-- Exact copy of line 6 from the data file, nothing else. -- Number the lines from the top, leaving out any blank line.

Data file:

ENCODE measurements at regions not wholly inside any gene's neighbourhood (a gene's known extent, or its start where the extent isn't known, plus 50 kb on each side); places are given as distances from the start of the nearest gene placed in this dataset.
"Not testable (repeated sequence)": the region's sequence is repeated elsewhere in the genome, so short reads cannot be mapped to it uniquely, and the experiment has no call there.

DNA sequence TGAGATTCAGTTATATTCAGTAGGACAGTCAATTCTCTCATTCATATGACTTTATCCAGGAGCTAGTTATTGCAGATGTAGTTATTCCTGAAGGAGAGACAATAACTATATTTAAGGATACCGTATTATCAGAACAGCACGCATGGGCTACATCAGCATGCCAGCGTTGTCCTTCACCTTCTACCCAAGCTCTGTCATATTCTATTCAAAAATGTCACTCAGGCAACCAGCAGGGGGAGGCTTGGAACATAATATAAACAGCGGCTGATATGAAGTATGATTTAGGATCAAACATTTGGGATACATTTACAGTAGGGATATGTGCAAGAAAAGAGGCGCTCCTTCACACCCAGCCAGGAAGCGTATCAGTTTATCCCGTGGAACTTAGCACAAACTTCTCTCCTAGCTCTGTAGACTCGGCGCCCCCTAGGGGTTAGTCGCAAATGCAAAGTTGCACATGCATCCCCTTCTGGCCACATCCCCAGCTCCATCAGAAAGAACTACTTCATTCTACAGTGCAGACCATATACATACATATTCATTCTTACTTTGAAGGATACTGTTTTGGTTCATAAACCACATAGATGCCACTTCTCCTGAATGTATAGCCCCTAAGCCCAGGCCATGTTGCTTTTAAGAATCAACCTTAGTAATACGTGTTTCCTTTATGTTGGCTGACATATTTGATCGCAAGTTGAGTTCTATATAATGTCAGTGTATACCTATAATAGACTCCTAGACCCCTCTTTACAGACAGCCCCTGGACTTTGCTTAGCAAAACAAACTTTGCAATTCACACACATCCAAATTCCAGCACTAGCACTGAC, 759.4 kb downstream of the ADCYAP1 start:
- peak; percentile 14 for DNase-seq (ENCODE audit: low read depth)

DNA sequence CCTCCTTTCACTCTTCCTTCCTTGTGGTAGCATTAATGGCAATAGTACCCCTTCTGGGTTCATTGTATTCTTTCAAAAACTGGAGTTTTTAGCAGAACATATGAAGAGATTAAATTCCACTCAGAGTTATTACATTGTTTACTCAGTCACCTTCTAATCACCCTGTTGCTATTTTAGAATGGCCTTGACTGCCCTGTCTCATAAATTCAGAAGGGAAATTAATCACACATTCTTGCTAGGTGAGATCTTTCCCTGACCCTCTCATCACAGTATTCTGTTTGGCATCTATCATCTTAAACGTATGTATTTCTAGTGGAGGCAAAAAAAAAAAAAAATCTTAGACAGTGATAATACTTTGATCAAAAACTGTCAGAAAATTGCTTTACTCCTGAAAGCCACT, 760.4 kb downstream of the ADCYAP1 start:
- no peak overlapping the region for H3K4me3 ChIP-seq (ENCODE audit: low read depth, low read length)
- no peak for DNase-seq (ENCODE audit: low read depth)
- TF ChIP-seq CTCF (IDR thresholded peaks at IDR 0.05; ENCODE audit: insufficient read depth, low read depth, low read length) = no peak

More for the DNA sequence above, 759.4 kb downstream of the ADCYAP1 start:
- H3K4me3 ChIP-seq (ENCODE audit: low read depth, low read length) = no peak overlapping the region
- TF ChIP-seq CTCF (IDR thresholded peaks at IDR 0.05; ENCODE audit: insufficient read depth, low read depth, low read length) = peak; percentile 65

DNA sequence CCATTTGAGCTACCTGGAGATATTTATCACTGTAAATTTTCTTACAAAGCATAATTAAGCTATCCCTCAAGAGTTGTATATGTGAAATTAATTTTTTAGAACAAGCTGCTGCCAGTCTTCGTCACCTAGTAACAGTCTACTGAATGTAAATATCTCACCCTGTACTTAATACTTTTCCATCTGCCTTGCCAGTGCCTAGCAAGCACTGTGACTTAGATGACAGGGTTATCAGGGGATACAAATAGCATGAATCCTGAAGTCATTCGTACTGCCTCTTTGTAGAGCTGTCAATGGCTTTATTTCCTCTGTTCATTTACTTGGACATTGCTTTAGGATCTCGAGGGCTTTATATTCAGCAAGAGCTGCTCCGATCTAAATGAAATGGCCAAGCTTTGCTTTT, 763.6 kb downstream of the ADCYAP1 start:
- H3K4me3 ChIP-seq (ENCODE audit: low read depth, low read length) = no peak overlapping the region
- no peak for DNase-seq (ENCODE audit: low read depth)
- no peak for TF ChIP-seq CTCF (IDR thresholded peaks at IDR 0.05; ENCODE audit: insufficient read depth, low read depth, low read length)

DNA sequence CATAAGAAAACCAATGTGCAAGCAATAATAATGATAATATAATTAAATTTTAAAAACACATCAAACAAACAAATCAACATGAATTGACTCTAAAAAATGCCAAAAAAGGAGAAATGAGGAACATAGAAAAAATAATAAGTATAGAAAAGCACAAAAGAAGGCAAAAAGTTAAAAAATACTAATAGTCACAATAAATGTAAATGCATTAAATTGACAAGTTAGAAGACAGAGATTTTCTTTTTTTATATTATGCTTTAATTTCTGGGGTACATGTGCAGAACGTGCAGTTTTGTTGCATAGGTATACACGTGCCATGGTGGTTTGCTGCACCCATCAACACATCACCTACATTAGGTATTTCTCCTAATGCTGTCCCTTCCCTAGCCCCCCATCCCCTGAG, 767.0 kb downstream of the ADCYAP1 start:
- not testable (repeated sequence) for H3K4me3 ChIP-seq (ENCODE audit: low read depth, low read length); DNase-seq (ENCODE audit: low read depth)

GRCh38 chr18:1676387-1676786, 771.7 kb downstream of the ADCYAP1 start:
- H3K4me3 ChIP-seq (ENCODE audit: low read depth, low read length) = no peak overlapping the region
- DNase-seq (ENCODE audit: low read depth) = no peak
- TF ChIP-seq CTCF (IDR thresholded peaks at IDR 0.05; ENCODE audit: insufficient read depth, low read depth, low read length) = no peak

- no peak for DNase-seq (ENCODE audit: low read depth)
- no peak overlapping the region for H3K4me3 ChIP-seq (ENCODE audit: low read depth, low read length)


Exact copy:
- no peak overlapping the region for H3K4me3 ChIP-seq (ENCODE audit: low read depth, low read length)